Failure to involve patients in decisions about their care can have a detrimental effect upon the quality of care, patient safety, and, potentially, upon health care economics. To this end, a provision of the Affordable Care Act (ACA) encourages greater use of shared decision making to optimize the possibility that medical care is better aligned with patient preferences and values (Lee & Emanuel, 2013). Lee & Emmanuel (2013) suggest that use of PDAs is an effective way to implement shared decision making, using written interactive materials designed to inform patients and their families about treatment options; outcomes associated with these options, benefits; and costs of selected solutions.  Furthermore, Lee & Emanuel (2013) believe so strongly in the use of PDAs to promote shared decision making that they have advocated that the Centers for Medicare and Medicaid Services (CMS) certify and implement patient decision aids into care management. The aim of such an initiative would be to: (1) promote an ideal approach to clinician–patient decision making, (2) to improve the quality of medical decisions, and (3) to reduce costs.

The importance of PDAs as a mechanism for increasing patient knowledge, promoting patient engagement and offering targeted intervention options to persons with hearing loss  cannot be overstated, especially when choices have important consequences with lasting implications. Another value added feature of PDAs is that they help to align the patient’s approach to decision making with that of the hearing health care professional. As is shown in Table 4, audiologists are well poised to foster active patient engagement when decision aids are used as a complement to informational and adjustment counseling.
Table 4: Audiologist versus Patient Approach to Decision Making
Audiologist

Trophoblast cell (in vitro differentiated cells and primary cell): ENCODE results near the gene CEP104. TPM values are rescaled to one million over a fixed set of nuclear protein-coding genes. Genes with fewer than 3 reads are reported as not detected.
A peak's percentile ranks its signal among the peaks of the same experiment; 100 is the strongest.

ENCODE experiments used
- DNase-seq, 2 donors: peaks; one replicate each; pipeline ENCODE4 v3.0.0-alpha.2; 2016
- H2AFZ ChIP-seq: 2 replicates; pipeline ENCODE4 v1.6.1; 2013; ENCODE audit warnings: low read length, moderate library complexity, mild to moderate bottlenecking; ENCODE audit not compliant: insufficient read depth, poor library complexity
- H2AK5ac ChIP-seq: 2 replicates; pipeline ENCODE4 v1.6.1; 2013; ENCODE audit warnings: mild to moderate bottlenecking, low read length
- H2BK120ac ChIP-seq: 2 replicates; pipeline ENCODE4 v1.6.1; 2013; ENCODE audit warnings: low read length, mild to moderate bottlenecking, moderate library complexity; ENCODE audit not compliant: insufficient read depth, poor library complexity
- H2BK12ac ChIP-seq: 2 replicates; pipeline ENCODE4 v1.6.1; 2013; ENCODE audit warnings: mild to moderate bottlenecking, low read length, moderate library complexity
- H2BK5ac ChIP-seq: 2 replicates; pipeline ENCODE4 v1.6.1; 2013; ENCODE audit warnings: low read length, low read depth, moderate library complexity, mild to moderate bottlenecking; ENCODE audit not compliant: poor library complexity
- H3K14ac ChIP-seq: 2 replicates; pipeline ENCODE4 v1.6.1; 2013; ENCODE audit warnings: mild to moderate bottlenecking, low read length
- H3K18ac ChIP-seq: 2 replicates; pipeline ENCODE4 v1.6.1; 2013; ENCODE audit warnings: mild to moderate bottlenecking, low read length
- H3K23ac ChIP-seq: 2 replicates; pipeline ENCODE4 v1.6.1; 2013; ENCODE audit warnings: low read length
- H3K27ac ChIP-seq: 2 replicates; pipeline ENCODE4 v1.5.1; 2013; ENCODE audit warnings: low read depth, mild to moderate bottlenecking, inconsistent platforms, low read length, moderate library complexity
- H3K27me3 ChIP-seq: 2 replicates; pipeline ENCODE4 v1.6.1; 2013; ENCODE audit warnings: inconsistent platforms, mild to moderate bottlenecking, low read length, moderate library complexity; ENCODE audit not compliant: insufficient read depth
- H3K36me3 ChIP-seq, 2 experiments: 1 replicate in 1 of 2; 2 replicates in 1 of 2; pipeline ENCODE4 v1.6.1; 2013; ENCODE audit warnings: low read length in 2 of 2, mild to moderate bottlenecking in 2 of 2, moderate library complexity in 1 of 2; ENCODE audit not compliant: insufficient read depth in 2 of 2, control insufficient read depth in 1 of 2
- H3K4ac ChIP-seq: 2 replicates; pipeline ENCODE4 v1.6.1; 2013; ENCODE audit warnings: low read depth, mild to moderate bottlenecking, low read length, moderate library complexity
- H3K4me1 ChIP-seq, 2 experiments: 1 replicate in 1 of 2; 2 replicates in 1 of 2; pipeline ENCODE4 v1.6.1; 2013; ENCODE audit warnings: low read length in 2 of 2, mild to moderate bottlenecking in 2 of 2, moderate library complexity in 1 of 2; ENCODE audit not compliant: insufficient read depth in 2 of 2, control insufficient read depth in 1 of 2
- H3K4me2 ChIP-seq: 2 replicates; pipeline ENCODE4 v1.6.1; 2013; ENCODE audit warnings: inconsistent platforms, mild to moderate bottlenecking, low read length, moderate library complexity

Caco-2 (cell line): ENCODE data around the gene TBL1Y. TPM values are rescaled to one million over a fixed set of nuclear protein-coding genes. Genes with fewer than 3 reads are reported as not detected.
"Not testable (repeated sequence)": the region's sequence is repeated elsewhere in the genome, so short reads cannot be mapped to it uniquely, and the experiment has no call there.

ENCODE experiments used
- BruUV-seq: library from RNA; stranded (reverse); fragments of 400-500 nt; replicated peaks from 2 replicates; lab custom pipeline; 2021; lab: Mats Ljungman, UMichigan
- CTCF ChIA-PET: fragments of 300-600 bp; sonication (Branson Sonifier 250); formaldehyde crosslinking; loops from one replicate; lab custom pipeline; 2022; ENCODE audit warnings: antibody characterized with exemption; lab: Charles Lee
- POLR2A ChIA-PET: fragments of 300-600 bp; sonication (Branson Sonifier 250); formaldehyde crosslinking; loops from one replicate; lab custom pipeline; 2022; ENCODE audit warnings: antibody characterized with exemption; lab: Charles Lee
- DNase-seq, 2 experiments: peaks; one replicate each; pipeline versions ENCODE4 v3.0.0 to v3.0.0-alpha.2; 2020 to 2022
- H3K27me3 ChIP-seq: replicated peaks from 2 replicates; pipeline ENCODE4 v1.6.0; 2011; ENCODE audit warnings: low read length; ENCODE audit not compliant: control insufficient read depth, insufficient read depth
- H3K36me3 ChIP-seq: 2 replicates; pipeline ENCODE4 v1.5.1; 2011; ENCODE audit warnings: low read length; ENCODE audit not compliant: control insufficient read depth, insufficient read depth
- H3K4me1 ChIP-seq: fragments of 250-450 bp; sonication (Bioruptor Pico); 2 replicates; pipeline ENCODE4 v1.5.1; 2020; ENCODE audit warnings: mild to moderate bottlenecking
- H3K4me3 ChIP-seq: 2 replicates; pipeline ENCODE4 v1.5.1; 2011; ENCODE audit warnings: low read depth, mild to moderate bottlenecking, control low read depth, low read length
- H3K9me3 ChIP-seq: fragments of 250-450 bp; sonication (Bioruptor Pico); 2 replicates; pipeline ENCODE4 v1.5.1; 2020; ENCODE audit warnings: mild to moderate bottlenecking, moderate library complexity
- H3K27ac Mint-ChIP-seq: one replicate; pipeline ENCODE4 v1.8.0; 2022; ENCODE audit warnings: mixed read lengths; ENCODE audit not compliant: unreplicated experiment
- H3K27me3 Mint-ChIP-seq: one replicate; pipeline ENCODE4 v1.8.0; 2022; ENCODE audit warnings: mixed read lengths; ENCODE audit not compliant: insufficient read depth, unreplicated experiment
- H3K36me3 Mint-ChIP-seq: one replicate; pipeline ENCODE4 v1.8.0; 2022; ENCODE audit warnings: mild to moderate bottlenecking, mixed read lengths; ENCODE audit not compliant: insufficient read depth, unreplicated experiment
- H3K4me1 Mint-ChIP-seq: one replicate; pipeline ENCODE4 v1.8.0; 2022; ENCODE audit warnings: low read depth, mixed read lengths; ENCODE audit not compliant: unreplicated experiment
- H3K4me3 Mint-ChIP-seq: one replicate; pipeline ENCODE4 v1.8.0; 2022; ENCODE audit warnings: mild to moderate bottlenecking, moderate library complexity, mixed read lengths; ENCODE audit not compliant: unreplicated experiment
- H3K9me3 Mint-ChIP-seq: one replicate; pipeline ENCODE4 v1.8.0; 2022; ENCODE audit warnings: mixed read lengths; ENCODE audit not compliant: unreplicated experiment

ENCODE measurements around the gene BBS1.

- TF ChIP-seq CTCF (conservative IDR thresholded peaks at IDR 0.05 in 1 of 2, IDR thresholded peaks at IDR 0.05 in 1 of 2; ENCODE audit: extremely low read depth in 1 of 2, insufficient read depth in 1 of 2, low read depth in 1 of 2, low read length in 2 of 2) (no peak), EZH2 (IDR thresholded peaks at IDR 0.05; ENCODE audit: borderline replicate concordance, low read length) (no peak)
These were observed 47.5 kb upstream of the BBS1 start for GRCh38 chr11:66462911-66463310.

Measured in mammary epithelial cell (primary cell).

• Audiologic knowledge
  • Practical experience
  • Clinician preferences
  • Manufacturer, research evidence
Persons with Hearing Loss
  • Self perception of impacts of hearing loss
  • Lifestyle
  • Experiences of friends and family members
  • Recommendations from family physician


Prototypes of two variants of PDAs we have created are shown in Figure 1.
Figures 1: Sample prototypes of PDAs for use in the counseling and rehabilitation of older adults with hearing loss.


The choice of PDA depends on the setting, the hearing health care solution being considered, and the goal of the counseling session. The Hearing Aid Research Lab (HARL) webpage created by Dr. Robin Cox provides prototypes that her research team has developed. In establishing a web presence, Dr. Cox acknowledges the value of these visual tools in helping to individualize care, to organize and to systematize the set of hearing health care treatment options audiologists present to their patients (http://harlmemphis.org/files/5613/9629/0521/treatment-decision-aid_3-14.pdf).



In sum, partnering with well-informed patients and patients who are active in their health care is ideal for both groups of stakeholders. Patients receive the care they need, have a voice in their care and are more likely to follow through on the care they require. Hearing health care professionals can boast improved hearing health-care outcomes, a partnership with their patients, and will have an increase in word of mouth referrals because their patients will be happier.    
Barbara E. Weinstein, Ph.D. is professor and executive officer at the Graduate Center of the City University of New York (CUNY). She can be contacted at bweinstein@gc.cuny.edu. Jennifer Gilligan is a 4th year Au.D student at CUNY Graduate Center. She is the recipient of the Brooklyn College Graduate Award for Audiology.
References
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Morris, N. S., MacLean, C. D., Chew, L. D., & Littenberg, B. (2006). The Single Item Literacy Screener: evaluation of a brief instrument to identify limited reading ability. BMC Family Practice, 7(1), 21.

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Stacey, D., Légaré, F., Col, N. F., Bennett, C. L., Barry, M. J., Eden, K. B., ... & Trevena, L. (2014). Decision aids for people facing health treatment or screening decisions. Cochrane Database Syst Rev, 1(1).